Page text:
Talk about a cache flow problem: This JavaScript can snoop on other browser tabs to work out what you're visiting

Yes, even the Tor browser can be spied on by this nasty code

Someone spying on someone else

Special report Computer science boffins have demonstrated a side-channel attack technique that bypasses recently-introduced privacy defenses, and makes even the Tor browser subject to tracking. The result: it is possible for malicious JavaScript in one web browser tab to spy on other open tabs, and work out which websites you're visiting.

This information can be used to target adverts at you based on your interests, or otherwise work out the kind of stuff you're into and collect it in safe-keeping for future reference.

Researchers Anatoly Shusterman, Lachlan Kang, Yarden Haskal, Yosef Meltser, Prateek Mittal, Yossi Oren, Yuval Yarom – from Ben-Gurion University of the Negev in Israel, the University of Adelaide in Australia, and Princeton University in the US – have devised a processor cache-based website fingerprinting attack that uses JavaScript for gathering data to identify visited websites.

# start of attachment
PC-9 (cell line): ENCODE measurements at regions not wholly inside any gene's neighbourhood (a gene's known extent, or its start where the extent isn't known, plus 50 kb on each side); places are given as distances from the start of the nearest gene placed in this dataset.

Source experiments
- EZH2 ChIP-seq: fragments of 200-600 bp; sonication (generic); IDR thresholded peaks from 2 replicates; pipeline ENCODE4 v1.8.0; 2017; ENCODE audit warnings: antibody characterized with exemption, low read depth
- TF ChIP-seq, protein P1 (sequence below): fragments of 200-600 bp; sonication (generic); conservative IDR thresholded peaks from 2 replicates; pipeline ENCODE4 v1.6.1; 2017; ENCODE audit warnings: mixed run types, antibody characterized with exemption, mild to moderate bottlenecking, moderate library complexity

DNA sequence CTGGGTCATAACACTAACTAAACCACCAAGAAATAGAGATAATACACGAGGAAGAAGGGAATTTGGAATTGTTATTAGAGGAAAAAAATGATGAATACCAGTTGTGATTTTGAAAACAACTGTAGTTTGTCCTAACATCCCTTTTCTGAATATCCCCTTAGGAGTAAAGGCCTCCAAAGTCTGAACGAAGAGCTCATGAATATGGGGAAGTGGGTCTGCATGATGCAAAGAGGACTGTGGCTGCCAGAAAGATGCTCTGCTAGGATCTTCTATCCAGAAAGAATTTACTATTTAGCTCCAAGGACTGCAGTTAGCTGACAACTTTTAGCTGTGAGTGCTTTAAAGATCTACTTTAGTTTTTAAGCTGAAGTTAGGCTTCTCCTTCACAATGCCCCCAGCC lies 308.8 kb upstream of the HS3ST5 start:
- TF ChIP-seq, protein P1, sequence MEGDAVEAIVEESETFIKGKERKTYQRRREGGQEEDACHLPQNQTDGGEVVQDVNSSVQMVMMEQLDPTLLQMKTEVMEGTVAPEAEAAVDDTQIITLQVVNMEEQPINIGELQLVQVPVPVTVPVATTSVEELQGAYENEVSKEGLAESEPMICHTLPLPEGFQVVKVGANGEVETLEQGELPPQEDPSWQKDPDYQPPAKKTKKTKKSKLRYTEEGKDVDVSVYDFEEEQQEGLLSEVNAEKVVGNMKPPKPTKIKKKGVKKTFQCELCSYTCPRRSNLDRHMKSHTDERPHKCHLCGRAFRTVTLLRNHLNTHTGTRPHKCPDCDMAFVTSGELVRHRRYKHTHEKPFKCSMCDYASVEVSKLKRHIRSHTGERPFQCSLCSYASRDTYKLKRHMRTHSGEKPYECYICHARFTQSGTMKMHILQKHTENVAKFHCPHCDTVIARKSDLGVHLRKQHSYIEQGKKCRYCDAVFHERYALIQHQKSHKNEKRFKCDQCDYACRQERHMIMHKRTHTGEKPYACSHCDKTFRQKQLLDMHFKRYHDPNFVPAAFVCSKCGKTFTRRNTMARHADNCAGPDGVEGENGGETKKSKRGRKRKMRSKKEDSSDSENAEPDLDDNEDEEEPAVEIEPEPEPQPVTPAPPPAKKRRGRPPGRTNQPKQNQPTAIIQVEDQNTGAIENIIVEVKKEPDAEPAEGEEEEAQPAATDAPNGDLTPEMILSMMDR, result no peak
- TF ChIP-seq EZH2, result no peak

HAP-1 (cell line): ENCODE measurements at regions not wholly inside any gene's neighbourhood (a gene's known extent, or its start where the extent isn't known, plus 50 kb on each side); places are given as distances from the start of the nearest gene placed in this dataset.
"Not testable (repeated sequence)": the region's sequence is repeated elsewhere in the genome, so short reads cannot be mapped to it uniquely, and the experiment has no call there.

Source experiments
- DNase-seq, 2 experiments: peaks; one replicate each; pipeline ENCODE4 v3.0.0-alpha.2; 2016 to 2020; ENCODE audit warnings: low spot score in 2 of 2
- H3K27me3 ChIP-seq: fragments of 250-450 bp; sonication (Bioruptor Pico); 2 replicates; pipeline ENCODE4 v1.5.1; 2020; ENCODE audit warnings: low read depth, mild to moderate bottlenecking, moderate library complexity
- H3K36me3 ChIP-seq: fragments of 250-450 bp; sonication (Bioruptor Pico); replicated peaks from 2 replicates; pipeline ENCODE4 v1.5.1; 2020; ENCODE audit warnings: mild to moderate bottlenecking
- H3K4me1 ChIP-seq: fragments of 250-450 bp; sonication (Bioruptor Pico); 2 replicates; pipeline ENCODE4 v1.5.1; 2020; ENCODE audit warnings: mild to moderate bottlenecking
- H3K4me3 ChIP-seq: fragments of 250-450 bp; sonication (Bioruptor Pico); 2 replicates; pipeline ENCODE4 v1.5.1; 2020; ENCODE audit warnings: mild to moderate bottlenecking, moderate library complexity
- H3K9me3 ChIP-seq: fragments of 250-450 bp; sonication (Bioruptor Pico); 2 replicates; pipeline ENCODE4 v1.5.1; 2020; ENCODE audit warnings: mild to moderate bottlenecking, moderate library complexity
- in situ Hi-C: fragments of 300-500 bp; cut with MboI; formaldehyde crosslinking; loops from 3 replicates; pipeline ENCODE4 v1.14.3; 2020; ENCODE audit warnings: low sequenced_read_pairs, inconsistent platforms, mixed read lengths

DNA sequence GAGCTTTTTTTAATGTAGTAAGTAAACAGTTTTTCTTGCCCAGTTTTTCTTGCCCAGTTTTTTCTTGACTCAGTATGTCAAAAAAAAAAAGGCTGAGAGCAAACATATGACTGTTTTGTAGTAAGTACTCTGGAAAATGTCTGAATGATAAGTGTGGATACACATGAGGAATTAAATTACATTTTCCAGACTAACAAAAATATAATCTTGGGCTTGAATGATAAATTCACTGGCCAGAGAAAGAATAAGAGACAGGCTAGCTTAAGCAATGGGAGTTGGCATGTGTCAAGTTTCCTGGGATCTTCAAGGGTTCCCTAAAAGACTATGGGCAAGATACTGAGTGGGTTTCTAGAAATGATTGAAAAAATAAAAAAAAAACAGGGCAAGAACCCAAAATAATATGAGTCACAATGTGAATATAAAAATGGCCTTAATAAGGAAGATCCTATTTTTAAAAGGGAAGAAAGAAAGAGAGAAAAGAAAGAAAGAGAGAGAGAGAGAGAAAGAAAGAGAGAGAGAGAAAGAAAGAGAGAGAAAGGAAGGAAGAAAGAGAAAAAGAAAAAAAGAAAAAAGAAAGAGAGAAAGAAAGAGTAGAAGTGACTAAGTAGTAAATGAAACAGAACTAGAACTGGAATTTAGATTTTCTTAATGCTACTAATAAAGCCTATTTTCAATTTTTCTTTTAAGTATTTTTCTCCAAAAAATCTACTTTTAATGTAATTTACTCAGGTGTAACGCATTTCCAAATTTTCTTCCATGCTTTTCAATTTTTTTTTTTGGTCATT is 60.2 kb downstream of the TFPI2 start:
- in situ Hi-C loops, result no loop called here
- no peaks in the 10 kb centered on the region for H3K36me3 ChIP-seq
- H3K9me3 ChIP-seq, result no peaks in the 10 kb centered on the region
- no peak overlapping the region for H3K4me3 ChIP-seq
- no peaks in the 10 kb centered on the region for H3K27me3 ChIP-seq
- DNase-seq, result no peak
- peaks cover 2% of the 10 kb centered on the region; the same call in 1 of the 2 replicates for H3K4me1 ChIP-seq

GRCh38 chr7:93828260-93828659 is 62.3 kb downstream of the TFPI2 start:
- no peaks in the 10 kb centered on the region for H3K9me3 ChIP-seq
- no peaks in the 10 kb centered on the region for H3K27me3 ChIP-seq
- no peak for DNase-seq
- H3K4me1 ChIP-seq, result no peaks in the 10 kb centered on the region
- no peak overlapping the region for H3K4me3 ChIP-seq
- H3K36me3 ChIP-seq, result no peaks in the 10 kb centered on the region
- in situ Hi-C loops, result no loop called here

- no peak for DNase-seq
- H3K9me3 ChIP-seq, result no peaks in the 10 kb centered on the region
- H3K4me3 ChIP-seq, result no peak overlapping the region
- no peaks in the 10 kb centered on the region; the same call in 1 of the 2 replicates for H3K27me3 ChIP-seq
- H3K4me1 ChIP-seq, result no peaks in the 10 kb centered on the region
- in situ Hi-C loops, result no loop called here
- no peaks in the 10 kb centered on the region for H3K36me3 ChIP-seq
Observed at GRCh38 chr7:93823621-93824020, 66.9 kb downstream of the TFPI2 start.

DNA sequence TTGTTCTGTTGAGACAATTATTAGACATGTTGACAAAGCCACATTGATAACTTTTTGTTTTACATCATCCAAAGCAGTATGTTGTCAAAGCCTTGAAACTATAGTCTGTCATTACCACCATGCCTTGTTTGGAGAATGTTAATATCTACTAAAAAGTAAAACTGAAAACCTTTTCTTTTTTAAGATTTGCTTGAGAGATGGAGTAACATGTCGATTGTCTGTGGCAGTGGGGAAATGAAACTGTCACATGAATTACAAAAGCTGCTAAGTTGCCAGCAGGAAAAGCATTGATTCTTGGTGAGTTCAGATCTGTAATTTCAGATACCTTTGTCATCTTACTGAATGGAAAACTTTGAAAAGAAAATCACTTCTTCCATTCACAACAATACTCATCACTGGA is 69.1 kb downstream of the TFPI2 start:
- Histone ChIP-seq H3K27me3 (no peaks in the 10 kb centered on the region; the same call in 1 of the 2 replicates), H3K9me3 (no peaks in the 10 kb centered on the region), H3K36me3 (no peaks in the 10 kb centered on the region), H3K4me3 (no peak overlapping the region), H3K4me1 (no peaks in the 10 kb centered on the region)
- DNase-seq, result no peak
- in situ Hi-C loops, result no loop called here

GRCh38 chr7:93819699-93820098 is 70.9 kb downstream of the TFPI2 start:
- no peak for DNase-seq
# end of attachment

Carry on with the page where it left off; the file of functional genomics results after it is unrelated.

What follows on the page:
The technique is described in a paper recently distributed through ArXiv called "Robust Website Fingerprinting Through the Cache Occupancy Channel."

"The attack we demonstrated compromises 'human secrets': by finding out which websites a user accesses, it can teach the attacker things like a user’s sexual orientation, religious beliefs, political opinions, health conditions, etc.," said Yossi Oren (Ben-Gurion University) and Yuval Yarom (University of Adelaide) in an email to The Register this week.

It's thus not as serious as a remote attack technique that allows the execution of arbitrary code or exposes kernel memory, but Oren and Yarom speculate that there may be ways their browser fingerprinting method could be adapted to compromise computing secrets like encryption keys or vulnerable installed software.

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In any event, the attack could have serious consequences for those using Tor in the belief that their website visits can be kept secret.

A side-channel attack (or "transient execution attack") involves observing some portion of a computing system to collect measurements that can be used to infer otherwise privileged information. The Spectre, Meltdown, and Foreshadow vulnerabilities revealed this year all have the potential to be exploited via side-channel attack techniques.